At the heart of this problem is the reality of sexual desire, which is something intrinsically good in nature, but is also uniquely powerful and instinctual, which means it is highly susceptible to being warped and abused. Here at FRC, we strongly believe in the inherent goodness of sex as expressed in the marital bonds of one man and one woman. Having said that, any honest discussion of sexual desire cannot stop there for the simple reason that every one of us, whether young or old, single or married, must deal with our natural desires and urges on a daily basis. Certain demographics, particularly teenagers (and men in general) experience keener surges in sexual energy. In a world of instant gratification where one can carry around the entire Internet in one’s pocket, is it any wonder why the web is saturated with pornography? Technology has put society in an unprecedented position: Even the slightest sexual urge can be indulged instantly, with one or two typed words and a couple of clicks in Google—without the trouble of having any real human interaction.

This is why it is so critical to deal with this problem at its root: What is one to do with the energy that is felt in a sexual urge or desire? As touched upon earlier, it must be made clear that there is a crucial difference between perceived sexual “needs” and the need for food or sleep. One can’t redirect their hunger or tiredness toward something else—these needs will only become worse until they are satisfied. This is simply not the case with a sexual urge. With effort, one’s sexual thoughts can be redirected toward something else, and the urge will often simply pass. The key to succeeding in this is through forming the habit of not extending a sexual thought into a prolonged fantasy, which a well-formed conscience will react to with shame. Once one recognizes the nature of the temptation at its onset, it can more easily be purified.

This is easier said than done, of course. When a stronger sexual energy does come, as it inevitably will from time to time, experience tells us that it can be redirected toward a creative activity such as playing music or dancing, or it could simply be a physical activity like going for a run, playing sports, building a bookshelf, working in your garden, landscaping, cleaning, etc. These activities combine our physical and creative capacities and provide a therapeutic outlet for our energy, whether it be sexual or otherwise.

The law of supply and demand makes it clear that as long as pornography is in demand, there will always be a supply. Through self-discipline and redirecting our sexual energy, the temptation to consume pornography can be avoided, and thus the possibility of an addiction can be stopped before it starts. This will in turn decrease the demand for porn, and eventually lead to a decrease in its production and dissemination. Some may say that this is an idealistic pipe dream, but if more people in the majority of those who believe that pornography is wrong stopped using it, the tide could begin to turn.

This mission can only be fulfilled if we not only commit to undertaking it ourselves, but also commit to instilling it in our children. Make no mistake, this is an extremely difficult battle to fight, because it must be fought not only with the prevailing culture, but also with ourselves. Nevertheless, it is a noble battle for the human heart, and therefore worth fighting for with all our might.

Pope Francis’s Words Confound Liberal Orthodoxies

by Daniel Hart

October 6, 2015

The mainstream media seems to be in a constant battle to try and wrest control of who they think Pope Francis is and what he stands for. What the media often fail to do is to quote the Pope’s actual words when he speaks against the modern orthodoxies that they are so fixated on upholding, in particular that of same-sex marriage.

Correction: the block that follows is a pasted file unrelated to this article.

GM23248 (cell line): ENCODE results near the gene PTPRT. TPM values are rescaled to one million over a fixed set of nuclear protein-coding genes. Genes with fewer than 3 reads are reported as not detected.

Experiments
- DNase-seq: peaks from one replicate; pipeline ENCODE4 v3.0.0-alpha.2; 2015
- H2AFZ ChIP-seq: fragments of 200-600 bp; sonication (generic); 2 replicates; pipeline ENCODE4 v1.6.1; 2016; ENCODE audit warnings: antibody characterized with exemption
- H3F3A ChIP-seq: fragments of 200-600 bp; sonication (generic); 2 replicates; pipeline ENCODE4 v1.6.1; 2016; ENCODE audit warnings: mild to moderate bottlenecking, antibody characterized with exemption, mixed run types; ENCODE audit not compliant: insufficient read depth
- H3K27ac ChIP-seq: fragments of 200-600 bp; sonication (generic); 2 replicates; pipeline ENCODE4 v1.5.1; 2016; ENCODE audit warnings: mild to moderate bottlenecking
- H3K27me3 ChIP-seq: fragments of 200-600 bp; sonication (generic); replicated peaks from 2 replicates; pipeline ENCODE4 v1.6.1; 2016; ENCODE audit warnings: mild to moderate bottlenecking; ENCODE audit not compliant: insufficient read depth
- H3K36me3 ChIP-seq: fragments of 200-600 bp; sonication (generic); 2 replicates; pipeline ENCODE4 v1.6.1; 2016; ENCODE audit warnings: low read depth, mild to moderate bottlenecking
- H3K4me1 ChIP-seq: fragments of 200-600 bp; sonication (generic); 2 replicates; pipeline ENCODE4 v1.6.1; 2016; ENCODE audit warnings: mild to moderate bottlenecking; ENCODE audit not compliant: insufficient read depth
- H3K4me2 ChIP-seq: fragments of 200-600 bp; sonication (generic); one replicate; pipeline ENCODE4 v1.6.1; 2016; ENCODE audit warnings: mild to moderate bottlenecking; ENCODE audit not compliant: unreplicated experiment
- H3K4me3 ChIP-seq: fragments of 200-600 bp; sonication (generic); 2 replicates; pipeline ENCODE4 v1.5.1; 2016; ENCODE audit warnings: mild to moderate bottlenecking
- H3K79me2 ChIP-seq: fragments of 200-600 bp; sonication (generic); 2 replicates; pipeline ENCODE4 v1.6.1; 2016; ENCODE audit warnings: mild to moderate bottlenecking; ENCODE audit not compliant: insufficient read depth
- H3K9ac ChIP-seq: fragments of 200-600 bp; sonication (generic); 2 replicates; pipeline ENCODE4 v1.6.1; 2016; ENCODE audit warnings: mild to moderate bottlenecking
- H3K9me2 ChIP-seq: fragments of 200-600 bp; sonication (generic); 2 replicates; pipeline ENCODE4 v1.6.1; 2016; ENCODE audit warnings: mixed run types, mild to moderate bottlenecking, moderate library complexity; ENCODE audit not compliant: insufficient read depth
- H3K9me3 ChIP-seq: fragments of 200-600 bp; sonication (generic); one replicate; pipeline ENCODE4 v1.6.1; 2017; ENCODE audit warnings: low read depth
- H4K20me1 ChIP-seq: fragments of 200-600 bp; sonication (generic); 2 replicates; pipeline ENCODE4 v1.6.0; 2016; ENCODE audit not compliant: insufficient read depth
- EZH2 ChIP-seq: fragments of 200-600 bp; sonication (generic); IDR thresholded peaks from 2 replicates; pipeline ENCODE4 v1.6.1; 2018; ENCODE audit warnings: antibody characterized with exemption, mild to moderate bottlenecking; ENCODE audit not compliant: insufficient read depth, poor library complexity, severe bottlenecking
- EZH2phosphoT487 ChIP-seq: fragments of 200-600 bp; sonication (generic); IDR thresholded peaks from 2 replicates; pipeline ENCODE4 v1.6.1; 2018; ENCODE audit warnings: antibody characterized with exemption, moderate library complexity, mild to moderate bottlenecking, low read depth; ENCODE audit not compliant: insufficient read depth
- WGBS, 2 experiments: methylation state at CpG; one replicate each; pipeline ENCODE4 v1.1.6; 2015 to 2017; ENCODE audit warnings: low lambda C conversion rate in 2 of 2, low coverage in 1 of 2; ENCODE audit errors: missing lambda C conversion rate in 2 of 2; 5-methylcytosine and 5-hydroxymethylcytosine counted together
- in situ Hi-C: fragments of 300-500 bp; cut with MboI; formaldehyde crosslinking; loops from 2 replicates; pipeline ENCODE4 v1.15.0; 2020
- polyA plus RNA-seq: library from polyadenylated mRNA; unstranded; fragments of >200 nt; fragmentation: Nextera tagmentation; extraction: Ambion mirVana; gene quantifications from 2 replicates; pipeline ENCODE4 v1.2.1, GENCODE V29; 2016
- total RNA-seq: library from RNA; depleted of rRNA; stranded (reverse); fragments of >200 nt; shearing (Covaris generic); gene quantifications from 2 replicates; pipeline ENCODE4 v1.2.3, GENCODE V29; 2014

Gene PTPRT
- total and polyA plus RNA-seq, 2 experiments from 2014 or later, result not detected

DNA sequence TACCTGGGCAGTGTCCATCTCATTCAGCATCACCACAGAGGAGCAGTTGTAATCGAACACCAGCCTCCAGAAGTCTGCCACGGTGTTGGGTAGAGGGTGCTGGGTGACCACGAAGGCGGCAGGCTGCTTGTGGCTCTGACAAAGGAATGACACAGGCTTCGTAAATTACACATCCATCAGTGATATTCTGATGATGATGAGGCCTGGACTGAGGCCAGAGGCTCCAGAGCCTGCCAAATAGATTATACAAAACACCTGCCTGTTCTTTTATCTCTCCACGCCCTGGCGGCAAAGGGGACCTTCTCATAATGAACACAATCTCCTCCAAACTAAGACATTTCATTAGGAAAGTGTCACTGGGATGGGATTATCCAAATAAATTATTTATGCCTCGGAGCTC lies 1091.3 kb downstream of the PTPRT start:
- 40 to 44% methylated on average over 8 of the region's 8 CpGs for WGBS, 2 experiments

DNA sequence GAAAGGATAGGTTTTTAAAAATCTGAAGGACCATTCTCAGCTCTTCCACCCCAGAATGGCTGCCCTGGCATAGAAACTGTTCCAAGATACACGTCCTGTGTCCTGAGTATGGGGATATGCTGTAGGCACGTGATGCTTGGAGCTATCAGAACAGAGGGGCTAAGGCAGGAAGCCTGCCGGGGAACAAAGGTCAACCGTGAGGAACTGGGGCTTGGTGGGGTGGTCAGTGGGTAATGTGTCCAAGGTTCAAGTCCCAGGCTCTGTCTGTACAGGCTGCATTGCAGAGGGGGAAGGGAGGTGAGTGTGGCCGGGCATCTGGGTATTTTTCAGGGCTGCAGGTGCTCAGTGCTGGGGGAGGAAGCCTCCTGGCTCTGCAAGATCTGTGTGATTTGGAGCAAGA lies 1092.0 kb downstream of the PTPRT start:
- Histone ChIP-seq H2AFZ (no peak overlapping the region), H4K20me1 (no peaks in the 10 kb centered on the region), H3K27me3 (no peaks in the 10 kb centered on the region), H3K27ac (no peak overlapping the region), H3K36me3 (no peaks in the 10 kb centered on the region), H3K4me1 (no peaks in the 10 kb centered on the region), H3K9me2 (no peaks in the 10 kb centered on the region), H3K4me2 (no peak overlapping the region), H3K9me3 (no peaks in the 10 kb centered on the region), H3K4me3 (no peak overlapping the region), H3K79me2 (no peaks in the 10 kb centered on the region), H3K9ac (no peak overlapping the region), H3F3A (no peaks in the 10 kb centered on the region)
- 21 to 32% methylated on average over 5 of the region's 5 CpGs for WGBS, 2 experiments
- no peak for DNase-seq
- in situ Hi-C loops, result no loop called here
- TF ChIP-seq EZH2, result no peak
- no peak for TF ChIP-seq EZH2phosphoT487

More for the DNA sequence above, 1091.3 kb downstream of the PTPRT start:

During his homily at the Mass in Rome celebrating the opening of the Ordinary Assembly of the Synod of Bishops on the family on October 4, Pope Francis reflected yet again, as he has done throughout his papacy, on the central and indisputable truth and beauty of the family, that is, of one man, one woman, and their children:

In the first reading we also hear that God was pained by Adam’s loneliness. He said: “It is not good that the man should be alone; I will make him a helper fit for him” (Gen 2:18). These words show that nothing makes man’s heart as happy as another heart like his own, a heart which loves him and takes away his sense of being alone. These words also show that God did not create us to live in sorrow or to be alone. He made men and women for happiness, to share their journey with someone who complements them, to live the wondrous experience of love: to love and to be loved, and to see their love bear fruit in children, as the Psalm proclaimed today says (cf. Ps 128).

This is God’s dream for his beloved creation: to see it fulfilled in the loving union between a man and a woman, rejoicing in their shared journey, fruitful in their mutual gift of self. It is the same plan which Jesus presents in today’s Gospel: “From the beginning of creation, ‘God made them male and female’. For this reason a man shall leave his father and mother and be joined to his wife, and the two shall become one flesh. So they are no longer two but one flesh” (Mk 10:6-8; cf. Gen 1:27; 2:24).

But the Pope did not stop there. He went on to point out the ills that modern society currently suffers from in regard to its understanding of what marriage actually is:

For God, marriage is not some adolescent utopia, but a dream without which his creatures will be doomed to solitude! Indeed, being afraid to accept this plan paralyzes the human heart.

Paradoxically, people today — who often ridicule this plan — continue to be attracted and fascinated by every authentic love, by every steadfast love, by every fruitful love, by every faithful and enduring love. We see people chase after fleeting loves while dreaming of true love; they chase after carnal pleasures but desire total self-giving.

He followed this by quoting his predecessor Pope Benedict XVI (then Cardinal Ratzinger), who cuts to the heart of modern society’s ill-conceived notion of “freedom”:

Now that we have fully tasted the promises of unlimited freedom, we begin to appreciate once again the old phrase: “world-weariness”. Forbidden pleasures lost their attraction at the very moment they stopped being forbidden. Even if they are pushed to the extreme and endlessly renewed, they prove dull, for they are finite realities, whereas we thirst for the infinite.”

Despite the media’s best efforts in pigeonholing him to fit their agenda, Pope Francis will continue to confound them with what he actually says. Only time will tell if they will ever listen.